I was looking at houses yesterday (the San Diego housing market's tanked; and I'd be a fool to not pick up the pieces of someone's broken dream). There were a few other people looking around at the same houses I was looking at, so the Realtor and I had to wait for one someone else to finish looking one of the houses I wanted to look at (it's apparently not kosher for 2 people to look at the same house at the same time). To pass the time, we on a whim decided to look at the garage sale next door. The gentleman holding the garage sale was being foreclosed on and either trying to sell off some stuff to get some extra money or just trying to minimize the amount of stuff he had to haul out of the house. I looked around at some of his stuff and found a beautiful set of end tables and a coffee table. The guy wanted $70 for the set, but since I only had $65 cash, that's the price we settled on. The Realtor ended up with an electric hedge clipper, so I guess we both lucked out. The tables are big enough that it took two trips to haul them all home, and they're currently sitting in my dining room because that's the only place they'll fit in my apartment. But honestly, how could I pass up that bargain? You usually can't even get three tables made of particle board for $65 these days, let alone a set of finished oak tables.
If I may digress slightly, one thing I don't understand is the amount of time some people spend looking at houses. At one house I was really interested in, I spent an hour looking around, taking detailed notes of the house's condition, and photographing every square foot of the house such that if I wanted to, I could recreate the floorplan from my photos. In that same time, two other people looked around for 10 minutes each. Now maybe they weren't that interested in the house, but I've seen people take longer inspecting a car. Hell, I've seen people take longer inspecting a refrigerator. It just seems that one would take longer researching what will probably be the biggest investment most people will ever make. Now maybe I'm wrong about all that and people do spend a long time looking at properties they're interested in, but that was the impression I got. I'm certainly not experienced in the house-buying game, so maybe others who are can comment on their decision-making process.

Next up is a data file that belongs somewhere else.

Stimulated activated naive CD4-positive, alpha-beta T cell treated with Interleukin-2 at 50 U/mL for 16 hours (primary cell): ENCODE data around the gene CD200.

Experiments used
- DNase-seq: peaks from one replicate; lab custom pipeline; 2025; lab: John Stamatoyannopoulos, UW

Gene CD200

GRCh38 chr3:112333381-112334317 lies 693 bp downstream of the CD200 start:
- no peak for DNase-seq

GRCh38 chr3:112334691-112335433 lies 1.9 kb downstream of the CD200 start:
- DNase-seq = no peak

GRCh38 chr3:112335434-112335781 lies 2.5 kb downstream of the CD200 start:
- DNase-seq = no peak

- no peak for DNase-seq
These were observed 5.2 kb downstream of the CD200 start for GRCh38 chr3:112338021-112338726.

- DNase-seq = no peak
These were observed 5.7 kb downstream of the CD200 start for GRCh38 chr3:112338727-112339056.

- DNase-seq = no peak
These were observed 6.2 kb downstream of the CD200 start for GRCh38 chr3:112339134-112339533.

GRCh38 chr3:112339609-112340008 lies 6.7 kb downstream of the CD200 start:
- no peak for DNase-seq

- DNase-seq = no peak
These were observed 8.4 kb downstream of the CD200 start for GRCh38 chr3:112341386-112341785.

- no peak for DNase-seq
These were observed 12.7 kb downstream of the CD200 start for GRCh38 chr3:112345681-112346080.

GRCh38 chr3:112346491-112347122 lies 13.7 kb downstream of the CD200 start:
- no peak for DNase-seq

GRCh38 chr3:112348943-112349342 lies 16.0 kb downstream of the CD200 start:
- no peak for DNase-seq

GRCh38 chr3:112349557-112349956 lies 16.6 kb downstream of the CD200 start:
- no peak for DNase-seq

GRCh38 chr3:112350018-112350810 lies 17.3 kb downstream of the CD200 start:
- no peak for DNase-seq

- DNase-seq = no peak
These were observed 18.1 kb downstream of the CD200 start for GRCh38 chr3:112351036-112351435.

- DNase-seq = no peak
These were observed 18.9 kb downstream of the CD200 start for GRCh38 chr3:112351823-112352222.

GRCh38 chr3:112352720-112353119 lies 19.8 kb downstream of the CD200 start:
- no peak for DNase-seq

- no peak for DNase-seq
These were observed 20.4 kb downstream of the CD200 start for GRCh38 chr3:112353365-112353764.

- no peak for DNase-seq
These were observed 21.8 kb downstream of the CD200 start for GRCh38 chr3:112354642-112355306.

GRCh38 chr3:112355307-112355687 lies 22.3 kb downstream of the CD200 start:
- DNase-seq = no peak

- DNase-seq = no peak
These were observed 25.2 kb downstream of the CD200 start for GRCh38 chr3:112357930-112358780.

When last I used this title, I was excited about getting a free CO2 tank for a kegerator I wanted to build. These days I'm excited about getting a good deal on a living room table set. How priorities change over 2 years. These days one might even mistake me for some sort of responsible adult. They might even be right. I'm sure some of you have come to that startling realization in your own lives, though I'm sure you all have differing opinions on whether or not that's that's a good thing.